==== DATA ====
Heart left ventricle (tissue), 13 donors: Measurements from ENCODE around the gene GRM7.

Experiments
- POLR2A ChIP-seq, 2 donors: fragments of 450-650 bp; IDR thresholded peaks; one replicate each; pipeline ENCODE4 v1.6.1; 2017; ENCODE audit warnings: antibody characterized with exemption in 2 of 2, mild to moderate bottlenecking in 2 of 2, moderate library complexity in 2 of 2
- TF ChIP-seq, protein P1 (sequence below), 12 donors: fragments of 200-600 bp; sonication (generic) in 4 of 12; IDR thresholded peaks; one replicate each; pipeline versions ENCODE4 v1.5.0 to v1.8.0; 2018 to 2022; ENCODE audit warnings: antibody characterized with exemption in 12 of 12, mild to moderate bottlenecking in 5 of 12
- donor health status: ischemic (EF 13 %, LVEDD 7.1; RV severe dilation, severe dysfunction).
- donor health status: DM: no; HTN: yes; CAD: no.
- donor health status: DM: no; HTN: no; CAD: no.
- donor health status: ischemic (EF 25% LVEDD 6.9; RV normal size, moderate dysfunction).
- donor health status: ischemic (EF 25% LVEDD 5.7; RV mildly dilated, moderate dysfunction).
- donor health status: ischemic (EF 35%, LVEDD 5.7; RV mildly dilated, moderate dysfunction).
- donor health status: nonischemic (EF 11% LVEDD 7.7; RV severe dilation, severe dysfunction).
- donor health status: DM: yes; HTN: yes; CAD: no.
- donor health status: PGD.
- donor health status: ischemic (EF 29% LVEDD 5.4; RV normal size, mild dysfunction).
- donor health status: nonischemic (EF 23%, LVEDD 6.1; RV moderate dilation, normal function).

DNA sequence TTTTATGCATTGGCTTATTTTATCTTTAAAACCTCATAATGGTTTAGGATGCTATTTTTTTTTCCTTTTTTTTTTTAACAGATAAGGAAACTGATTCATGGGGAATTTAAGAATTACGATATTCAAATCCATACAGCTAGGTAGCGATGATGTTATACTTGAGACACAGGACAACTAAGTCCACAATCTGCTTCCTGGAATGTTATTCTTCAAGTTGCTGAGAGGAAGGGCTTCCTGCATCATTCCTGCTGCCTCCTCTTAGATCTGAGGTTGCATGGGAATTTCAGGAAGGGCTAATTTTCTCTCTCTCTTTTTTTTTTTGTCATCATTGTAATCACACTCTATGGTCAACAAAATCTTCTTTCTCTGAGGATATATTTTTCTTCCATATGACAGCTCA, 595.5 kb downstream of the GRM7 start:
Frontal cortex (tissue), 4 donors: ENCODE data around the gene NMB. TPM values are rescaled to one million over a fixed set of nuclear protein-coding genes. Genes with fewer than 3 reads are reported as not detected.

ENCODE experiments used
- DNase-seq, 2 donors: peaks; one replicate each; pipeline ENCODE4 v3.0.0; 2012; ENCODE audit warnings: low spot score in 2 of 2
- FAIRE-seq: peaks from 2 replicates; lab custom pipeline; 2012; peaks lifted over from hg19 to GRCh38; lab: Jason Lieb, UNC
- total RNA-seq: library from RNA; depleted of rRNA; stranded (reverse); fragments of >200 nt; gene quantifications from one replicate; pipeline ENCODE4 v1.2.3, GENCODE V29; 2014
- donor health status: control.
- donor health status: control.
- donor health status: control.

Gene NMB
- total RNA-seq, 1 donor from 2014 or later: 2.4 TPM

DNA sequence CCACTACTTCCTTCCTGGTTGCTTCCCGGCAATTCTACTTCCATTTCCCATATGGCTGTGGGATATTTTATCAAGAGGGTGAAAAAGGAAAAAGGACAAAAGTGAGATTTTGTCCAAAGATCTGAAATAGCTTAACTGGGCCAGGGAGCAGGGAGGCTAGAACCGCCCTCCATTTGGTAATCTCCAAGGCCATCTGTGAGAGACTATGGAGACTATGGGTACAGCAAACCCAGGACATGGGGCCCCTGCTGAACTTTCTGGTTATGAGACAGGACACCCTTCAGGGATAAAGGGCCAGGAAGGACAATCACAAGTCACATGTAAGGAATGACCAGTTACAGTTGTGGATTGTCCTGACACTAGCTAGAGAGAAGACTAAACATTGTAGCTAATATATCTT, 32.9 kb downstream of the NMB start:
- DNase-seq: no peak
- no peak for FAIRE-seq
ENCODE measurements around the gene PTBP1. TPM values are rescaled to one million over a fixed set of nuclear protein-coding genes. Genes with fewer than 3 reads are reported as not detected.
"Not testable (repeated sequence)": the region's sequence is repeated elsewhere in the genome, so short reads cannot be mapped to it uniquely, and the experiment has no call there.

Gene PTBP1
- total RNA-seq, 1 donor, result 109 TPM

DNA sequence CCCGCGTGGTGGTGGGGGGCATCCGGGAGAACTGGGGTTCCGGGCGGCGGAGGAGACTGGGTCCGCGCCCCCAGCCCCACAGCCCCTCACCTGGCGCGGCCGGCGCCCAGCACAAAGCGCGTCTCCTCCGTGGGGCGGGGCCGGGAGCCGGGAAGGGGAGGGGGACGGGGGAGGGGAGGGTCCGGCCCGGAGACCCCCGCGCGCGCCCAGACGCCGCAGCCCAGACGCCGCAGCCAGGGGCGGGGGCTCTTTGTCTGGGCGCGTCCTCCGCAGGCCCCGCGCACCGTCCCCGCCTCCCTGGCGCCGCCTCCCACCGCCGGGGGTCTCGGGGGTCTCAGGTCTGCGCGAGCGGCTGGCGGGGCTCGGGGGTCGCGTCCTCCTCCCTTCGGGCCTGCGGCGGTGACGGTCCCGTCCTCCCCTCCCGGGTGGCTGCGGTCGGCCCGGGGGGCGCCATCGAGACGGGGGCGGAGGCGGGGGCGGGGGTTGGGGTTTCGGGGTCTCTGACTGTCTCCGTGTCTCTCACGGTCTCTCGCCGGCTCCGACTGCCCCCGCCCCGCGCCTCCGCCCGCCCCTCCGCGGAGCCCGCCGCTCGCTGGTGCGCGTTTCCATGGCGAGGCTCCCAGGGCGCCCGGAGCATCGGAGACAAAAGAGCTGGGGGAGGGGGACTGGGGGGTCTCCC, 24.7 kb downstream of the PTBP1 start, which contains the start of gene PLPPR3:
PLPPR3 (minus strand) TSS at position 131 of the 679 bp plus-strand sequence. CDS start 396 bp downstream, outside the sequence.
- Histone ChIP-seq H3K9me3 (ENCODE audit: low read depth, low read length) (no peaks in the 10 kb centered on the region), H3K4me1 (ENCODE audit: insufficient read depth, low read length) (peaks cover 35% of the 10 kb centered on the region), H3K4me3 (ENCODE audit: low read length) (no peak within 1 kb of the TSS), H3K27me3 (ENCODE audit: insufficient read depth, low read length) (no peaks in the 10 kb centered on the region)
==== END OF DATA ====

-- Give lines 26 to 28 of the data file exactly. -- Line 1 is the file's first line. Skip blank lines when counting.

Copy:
- total RNA-seq, 1 donor from 2014 or later: 2.4 TPM

DNA sequence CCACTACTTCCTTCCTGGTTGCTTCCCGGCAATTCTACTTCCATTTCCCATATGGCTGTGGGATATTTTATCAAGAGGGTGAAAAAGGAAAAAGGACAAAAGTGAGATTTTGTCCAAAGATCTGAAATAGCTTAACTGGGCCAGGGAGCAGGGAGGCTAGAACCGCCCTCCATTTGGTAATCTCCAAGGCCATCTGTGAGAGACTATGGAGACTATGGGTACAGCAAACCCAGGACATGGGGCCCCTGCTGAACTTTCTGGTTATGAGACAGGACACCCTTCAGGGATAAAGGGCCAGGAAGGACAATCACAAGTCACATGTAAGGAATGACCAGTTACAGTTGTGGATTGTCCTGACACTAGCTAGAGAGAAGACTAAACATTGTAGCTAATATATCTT, 32.9 kb downstream of the NMB start:
- DNase-seq: no peak